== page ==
Today, the U.S. Census Bureau reported that housing starts hit 1,534,000 for July, missing estimates. Permits, on the other hand, beat estimates, coming in at a seasonally adjusted rate of 1,635,000. Positive revisions to the previous data were made, but not by very much. This mixed bag of results reflects the typical variability in the data that occurs when not too much has been happening in housing except that monthly supply has been rising for the new home sales market. Homebuilders are navigating their housing stock well to make sure not to give up too much on the margin side of the business in the future.
The previous economic expansion from 2008 to 2019 had the weakest housing recovery ever following the bust. I have often said that both purchase applications and housing starts would be limited until we hit the period of favorable housing demographics from 2020 to 2024.
Specifically, I said that purchase applications would not get to 300 in the MBA index until 2020 to 2024. During this period, household formation will create the mortgage demand needed to push applications to that level, and purchase applications did get to this level right before COVID-19 hit in February of 2020.
When considering the future trend for purchase application data, it is best to exclude the COVID-19 makeup demand in the second half of 2020. This rule pretty much holds for all housing data. If you ignore that big move in the second half of 2020, you can see that we currently do not have a credit boom, but rather solid demand from replacement buyers.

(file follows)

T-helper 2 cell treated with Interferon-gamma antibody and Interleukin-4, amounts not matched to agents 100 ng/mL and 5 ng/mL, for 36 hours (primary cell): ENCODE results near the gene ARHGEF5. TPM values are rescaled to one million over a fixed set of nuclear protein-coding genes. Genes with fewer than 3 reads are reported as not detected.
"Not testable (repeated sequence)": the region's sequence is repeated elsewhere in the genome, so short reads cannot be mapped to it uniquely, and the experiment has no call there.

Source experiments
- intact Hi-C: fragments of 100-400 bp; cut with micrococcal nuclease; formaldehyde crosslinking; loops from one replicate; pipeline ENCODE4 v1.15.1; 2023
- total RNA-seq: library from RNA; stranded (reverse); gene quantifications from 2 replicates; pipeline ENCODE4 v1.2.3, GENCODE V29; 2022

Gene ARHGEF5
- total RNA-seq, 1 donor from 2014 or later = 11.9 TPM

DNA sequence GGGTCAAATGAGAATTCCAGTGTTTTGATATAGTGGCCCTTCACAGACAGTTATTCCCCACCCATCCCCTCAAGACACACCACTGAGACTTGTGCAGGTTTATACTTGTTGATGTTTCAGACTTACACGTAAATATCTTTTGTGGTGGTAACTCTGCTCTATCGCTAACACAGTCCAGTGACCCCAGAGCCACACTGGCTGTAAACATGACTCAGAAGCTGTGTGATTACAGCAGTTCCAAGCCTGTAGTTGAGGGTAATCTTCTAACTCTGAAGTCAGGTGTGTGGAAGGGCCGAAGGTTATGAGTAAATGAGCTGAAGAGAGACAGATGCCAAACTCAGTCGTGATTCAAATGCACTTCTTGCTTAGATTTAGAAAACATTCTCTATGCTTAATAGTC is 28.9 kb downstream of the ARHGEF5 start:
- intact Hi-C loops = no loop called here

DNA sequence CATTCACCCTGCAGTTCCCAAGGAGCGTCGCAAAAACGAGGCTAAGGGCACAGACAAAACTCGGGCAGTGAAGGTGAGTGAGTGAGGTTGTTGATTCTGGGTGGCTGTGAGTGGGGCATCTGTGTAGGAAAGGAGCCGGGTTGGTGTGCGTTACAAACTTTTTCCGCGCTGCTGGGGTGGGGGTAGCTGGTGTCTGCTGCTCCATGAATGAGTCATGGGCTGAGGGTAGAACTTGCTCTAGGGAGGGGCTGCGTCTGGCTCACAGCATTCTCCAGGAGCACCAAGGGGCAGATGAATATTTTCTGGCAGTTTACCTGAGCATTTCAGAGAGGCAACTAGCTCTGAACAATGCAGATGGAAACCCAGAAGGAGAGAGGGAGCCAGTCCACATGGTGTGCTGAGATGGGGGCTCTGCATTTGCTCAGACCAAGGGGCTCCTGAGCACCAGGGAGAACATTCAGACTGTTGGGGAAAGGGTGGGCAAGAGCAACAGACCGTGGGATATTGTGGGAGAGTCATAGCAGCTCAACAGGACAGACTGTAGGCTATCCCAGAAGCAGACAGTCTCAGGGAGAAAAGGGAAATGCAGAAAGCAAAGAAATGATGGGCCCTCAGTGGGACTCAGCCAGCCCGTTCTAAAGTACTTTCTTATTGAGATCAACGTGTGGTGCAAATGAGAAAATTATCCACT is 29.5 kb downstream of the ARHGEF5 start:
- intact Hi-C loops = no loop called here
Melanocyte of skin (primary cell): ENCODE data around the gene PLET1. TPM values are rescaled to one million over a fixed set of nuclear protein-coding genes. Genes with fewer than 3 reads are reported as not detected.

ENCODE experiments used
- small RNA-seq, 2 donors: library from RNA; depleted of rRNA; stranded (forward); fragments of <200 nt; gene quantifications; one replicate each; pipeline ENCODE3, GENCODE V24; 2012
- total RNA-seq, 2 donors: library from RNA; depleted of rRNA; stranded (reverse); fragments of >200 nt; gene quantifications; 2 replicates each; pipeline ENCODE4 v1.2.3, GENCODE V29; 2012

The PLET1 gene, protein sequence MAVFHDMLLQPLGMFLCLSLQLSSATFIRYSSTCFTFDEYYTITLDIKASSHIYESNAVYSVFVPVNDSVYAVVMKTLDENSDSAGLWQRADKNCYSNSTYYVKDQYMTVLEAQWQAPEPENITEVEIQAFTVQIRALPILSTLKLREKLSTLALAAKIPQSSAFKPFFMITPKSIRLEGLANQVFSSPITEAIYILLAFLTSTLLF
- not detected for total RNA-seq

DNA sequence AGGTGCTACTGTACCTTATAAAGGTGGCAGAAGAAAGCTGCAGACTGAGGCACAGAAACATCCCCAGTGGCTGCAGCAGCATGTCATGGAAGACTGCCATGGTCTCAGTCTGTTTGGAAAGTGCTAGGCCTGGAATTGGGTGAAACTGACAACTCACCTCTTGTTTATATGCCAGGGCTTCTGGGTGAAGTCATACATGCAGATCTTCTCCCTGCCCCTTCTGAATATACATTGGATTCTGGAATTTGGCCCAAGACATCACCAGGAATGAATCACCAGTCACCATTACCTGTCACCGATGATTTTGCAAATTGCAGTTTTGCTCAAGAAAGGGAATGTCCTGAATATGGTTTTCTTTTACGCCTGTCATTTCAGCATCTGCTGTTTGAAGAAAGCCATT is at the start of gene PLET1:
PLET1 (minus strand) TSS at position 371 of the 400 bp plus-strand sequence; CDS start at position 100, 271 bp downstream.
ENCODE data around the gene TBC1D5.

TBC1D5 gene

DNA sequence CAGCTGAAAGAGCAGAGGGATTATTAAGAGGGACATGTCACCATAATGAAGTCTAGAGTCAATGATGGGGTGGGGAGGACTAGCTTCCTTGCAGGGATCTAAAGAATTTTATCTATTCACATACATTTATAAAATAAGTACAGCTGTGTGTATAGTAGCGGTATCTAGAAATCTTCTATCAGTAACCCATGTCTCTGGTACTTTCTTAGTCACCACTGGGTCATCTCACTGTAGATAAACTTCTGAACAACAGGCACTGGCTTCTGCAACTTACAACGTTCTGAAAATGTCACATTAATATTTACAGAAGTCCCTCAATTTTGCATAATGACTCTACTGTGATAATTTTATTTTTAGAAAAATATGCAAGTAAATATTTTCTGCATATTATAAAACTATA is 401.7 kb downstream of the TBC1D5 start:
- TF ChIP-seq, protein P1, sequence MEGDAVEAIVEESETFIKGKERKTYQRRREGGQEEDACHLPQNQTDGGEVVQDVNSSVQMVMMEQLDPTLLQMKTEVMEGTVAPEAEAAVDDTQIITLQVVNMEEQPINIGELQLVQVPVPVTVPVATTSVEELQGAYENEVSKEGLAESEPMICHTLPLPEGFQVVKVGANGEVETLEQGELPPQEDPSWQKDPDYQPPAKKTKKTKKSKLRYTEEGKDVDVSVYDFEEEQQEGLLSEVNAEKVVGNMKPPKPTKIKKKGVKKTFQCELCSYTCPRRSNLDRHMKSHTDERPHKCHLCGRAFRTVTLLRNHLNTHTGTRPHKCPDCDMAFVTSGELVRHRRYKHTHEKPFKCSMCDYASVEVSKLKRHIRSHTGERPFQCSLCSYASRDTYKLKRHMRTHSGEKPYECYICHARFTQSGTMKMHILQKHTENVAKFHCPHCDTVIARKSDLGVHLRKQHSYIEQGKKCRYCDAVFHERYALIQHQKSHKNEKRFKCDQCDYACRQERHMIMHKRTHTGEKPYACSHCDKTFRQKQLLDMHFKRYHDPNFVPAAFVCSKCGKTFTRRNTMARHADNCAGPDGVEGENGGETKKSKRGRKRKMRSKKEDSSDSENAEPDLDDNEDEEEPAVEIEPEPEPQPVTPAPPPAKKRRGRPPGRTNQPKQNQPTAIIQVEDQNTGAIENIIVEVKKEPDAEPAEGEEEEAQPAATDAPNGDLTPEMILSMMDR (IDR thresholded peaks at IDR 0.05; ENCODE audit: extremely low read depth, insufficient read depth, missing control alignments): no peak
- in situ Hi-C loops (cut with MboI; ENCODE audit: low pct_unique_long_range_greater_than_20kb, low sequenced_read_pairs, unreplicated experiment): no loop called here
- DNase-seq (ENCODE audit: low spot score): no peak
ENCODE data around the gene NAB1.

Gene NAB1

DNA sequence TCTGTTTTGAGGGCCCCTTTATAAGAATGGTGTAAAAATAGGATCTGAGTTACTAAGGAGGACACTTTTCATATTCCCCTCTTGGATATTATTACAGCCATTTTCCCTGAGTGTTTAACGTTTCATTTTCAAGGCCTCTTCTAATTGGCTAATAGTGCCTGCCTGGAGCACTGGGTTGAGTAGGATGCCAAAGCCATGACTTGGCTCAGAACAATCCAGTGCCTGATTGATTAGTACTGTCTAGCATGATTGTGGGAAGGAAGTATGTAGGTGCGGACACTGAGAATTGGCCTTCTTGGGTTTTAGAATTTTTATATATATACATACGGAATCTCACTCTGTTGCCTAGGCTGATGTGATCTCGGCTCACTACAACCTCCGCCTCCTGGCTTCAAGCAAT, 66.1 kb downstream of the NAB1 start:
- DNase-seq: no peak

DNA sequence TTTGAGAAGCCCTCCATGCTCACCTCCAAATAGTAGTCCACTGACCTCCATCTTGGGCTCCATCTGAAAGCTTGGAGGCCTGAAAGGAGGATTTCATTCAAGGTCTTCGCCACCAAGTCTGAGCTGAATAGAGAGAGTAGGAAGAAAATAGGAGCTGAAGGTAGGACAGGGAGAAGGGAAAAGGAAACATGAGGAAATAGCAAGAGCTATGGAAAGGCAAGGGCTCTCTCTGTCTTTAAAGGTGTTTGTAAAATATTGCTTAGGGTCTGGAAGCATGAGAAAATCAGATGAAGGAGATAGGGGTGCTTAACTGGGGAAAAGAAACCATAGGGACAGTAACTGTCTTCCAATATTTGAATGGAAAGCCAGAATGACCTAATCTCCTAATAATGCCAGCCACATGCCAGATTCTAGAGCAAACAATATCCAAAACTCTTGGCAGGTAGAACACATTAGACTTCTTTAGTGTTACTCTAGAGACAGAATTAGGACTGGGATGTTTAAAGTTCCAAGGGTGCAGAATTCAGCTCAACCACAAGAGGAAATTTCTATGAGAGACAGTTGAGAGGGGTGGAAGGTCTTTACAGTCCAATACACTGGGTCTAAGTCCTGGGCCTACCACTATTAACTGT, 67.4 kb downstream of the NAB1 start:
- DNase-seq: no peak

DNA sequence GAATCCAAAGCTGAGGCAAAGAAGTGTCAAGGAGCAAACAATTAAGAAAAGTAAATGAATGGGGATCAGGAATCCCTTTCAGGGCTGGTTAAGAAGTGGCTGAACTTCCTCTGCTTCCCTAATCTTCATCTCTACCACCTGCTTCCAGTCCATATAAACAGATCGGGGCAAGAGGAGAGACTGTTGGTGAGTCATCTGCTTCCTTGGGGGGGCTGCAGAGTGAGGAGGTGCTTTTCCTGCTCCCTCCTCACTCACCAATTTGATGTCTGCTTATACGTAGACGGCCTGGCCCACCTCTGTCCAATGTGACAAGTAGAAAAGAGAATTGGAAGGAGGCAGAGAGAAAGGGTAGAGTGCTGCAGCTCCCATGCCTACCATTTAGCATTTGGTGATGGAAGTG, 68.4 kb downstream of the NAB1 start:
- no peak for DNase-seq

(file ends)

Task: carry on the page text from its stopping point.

This is from the MBA today:
For housing starts, I’ve previously said that starts would not begin a year at 1.5 million until the years 2020 to 2024. This hasn’t happened yet, but we are getting there. Today’s Census report shows that the builders are managing their supply in order to protect their margins.
The builder’s motto may as well be “slow and steady wins the race.” They will never make the mistake of getting greedy and oversupplying the housing market as they did from 2002-2005 when the increased inventory came back to bite them. Lesson learned. In 2018, they got cold water thrown in their face when mortgage rates got to 5% and cooled off demand. The builders’ stocks went down more than 30% from their peaks at that time.